Billy Summers is essentially a book that is about writing, as there’s a story within a story that tells of Billy’s past as written by Billy himself. But the point of the story is that some works are not meant to be published; they are meant to lead to the truth about oneself and be used as a sort of therapy, perhaps. At the same time, this book might be a riff on King’s own thoughts of writing — after all, he’s at the point where he could publish his grocery list, and perhaps he has some unpublished work somewhere in the vaults that we may never see (at least, in King’s lifetime). That said, this is also one balls-to-the-wall, roller-coaster ride of a novel. It is so gripping that, even though the book clocks in at more than 500 pages, I read most of it during a Saturday afternoon. As noted, the book starts out being quite readable but only gets more and more exciting as the stakes begin to ratchet up and new wrinkles are thrown into the plot. I’m trying to be deliberate and say not too much about the story, because, as is becoming often the case with the books I read, the less you know about what happens in this book, the more of a delightful surprise it will be.

However, I do have to mention one thing about the book’s climax — so you may want to stop reading here if you have yet to read Billy Summers and come back to this review once you are finished. I found it incredibly rich that King’s main villain is a pedophile, considering that King wrote a scene featuring children having an orgy some 35 years ago with It. And there are loose ends that never get tied: Billy loses part of his disguise when dealing with some college-aged rapists and leaves a child’s drawing of someone he befriended behind at one of his hits, but neither of these lapses comes back to bite him in the ass. It’s as though, even though Billy makes his share of mistakes, he’s a kind of John Wick-like superhero who generally gets through life unscathed. I also wish there was more about Billy’s history as a hitman in this novel, as we do get a blow-by-blow account of his childhood and his time serving in Iraq. Still, these are minor quibbles as, when it comes down to it, Billy Summers is a gripping and entertaining read.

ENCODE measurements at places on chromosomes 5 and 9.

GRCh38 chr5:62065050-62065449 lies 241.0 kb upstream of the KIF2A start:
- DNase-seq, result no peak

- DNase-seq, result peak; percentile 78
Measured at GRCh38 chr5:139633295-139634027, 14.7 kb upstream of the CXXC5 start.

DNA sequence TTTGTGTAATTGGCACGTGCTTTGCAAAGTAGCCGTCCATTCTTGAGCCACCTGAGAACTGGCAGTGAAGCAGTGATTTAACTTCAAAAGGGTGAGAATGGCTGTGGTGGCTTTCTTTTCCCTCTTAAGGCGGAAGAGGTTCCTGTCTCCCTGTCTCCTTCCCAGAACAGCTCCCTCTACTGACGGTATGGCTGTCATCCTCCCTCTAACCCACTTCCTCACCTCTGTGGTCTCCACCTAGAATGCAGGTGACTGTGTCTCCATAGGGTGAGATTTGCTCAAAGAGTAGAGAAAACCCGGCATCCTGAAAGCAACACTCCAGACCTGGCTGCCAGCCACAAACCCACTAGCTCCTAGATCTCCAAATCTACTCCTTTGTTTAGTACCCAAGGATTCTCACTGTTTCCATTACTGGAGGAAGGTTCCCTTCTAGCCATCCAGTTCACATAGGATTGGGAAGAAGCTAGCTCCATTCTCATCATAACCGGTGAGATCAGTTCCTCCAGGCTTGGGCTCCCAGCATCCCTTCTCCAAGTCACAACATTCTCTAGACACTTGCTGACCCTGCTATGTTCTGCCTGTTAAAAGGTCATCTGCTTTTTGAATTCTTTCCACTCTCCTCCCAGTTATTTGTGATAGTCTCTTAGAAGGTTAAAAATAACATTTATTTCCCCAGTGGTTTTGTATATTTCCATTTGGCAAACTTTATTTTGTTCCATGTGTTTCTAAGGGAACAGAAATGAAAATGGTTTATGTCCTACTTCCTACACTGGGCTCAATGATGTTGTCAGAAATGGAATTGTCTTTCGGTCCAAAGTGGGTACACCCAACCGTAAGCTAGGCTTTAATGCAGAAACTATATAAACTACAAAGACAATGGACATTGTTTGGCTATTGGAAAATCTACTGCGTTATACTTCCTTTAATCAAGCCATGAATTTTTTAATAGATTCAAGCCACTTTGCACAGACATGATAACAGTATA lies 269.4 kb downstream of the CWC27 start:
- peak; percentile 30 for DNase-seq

Billy Summers is a book that has brawn and brains in equal measure. I liked the fact that Billy doesn’t have a sexual relationship with the main female protagonist of this book, which is going against the grain of a typical King novel. It’s as though the author is playing with the expectations of the genre and his own work. And, it turns out, there is a somewhat supernatural edge to the book, thanks to a connection with King’s The Shining. (I’ll say no more about that.) At the end of the day, Billy Summers proves that Stephen King isn’t just a master of horror, he’s a master of the crime fiction genre, too. Everything about this book is expertly plotted, save for the odd thread that is left unravelled here and there, and is immensely enjoyable. If you think that King’s best days as a writer are behind him, you’ll need to pick up this volume. Billy Summers is a heck of a summer read and proves that if you’re diligent enough, brave enough, and have a penchant for righting wrongs, you can tip the scales between right and wrong. This is a finely honed novel from a craftsman, and you’ll be glad to have experienced it. Recommended reading.

Stephen King’s Billy Summers was published by Scribner on August 3, 2021.

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You may also be interested in the following reviews: Stephen King’s The Institute and Stephen King’s If It Bleeds.

Get in touch: zacharyhoule@rogers.com

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Zachary Houle

Zachary Houle

Book critic by night, technical writer by day. Follow me on Twitter @zachary_houle.